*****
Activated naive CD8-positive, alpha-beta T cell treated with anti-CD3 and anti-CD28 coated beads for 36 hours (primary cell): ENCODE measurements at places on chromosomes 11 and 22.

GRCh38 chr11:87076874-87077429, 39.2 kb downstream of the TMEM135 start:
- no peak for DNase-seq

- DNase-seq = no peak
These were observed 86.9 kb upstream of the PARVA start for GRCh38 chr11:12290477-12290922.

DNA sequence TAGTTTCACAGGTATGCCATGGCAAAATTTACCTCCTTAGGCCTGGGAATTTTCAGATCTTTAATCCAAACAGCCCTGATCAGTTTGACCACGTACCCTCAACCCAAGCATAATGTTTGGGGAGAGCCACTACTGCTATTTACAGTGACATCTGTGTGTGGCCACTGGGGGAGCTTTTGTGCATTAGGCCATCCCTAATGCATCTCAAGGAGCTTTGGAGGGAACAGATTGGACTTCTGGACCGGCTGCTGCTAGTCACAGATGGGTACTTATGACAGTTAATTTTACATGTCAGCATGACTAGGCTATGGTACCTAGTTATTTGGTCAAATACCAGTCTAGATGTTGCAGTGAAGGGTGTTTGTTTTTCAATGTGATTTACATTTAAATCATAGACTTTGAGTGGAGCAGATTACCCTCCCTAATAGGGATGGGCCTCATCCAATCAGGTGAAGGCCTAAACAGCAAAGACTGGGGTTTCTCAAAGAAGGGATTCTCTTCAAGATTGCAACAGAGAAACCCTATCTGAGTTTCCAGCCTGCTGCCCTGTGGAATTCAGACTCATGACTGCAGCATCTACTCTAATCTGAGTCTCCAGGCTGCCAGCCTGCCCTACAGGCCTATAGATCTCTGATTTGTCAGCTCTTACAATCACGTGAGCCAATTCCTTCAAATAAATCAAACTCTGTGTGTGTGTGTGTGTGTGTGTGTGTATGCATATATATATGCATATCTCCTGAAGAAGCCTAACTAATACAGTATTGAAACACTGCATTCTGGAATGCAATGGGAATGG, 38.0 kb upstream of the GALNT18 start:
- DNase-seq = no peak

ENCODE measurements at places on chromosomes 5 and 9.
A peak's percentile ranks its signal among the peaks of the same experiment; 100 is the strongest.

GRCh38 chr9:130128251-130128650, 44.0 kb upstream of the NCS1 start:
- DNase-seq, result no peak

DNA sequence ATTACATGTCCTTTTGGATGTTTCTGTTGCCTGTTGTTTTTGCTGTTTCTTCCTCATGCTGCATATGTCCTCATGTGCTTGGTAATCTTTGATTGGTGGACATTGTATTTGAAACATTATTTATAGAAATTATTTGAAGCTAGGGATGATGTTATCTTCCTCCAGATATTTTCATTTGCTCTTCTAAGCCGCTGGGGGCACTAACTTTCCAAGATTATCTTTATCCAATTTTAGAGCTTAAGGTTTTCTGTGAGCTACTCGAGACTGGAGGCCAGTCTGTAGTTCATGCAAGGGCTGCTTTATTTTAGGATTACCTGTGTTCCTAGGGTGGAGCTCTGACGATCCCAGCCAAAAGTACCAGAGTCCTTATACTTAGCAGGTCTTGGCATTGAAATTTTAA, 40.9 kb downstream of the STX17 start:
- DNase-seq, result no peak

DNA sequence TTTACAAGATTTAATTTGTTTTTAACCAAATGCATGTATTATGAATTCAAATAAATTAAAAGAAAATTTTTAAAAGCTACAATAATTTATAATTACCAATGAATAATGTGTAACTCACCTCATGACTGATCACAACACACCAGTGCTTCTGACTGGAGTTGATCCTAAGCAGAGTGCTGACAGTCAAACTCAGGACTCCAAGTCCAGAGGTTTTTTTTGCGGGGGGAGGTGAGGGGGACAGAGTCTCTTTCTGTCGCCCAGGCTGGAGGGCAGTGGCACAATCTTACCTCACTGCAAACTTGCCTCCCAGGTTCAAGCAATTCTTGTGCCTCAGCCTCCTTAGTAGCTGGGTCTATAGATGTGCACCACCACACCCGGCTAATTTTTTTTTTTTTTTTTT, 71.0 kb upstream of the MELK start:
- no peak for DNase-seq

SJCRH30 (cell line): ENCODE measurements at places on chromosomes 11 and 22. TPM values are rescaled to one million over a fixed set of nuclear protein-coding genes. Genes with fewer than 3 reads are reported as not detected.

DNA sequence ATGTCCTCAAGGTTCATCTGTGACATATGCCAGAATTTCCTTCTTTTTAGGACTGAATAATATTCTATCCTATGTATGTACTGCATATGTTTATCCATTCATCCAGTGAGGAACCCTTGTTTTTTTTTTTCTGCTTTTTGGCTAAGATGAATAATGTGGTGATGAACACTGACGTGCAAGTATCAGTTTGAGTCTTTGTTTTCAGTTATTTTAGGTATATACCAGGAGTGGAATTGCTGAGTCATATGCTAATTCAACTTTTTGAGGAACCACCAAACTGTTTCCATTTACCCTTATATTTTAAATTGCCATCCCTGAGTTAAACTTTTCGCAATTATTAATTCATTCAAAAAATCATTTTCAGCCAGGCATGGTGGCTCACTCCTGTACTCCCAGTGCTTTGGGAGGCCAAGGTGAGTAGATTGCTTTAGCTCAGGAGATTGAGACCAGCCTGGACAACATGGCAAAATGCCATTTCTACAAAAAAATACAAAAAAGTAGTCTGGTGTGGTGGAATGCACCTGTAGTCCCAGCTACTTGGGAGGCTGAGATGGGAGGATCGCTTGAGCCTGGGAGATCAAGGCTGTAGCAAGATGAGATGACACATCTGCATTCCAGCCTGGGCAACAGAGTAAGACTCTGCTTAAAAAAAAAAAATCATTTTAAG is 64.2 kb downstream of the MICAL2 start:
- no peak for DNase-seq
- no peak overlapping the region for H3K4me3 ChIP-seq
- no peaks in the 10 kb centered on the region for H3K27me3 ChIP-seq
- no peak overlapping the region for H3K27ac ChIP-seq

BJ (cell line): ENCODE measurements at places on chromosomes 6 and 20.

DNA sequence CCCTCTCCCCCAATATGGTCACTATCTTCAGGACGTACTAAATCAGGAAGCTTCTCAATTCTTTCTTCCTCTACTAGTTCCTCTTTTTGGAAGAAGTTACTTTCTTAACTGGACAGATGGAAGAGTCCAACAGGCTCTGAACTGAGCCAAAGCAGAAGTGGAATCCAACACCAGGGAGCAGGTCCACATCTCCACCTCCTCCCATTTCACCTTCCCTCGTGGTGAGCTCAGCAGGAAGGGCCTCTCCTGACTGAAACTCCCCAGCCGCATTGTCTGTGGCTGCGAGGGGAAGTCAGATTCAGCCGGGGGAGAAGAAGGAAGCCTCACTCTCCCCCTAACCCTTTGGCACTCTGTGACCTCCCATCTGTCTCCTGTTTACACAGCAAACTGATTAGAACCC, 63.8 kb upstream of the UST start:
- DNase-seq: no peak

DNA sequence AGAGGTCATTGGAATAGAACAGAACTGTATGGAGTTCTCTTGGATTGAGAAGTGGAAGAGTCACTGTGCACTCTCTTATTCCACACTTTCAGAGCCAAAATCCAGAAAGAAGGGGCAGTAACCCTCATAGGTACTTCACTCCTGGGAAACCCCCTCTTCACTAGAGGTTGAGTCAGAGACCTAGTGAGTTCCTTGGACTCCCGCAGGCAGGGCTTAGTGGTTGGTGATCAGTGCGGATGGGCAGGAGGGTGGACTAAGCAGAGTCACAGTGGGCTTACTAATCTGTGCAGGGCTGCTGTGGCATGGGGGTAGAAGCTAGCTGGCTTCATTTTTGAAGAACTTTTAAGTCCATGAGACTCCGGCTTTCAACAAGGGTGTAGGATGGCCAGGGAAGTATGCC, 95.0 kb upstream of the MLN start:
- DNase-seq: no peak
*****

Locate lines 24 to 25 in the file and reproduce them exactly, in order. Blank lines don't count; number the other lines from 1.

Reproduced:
- DNase-seq: no peak

DNA sequence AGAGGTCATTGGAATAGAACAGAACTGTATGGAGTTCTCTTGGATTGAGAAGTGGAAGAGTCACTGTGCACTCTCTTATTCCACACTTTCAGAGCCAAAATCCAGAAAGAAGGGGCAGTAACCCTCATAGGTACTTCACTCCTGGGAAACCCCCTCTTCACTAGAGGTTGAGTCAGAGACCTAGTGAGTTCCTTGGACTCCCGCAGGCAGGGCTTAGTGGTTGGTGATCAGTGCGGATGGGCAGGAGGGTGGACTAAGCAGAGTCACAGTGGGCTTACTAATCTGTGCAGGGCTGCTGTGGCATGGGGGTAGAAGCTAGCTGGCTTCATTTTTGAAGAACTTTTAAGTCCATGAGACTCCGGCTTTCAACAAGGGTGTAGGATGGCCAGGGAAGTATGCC, 95.0 kb upstream of the MLN start: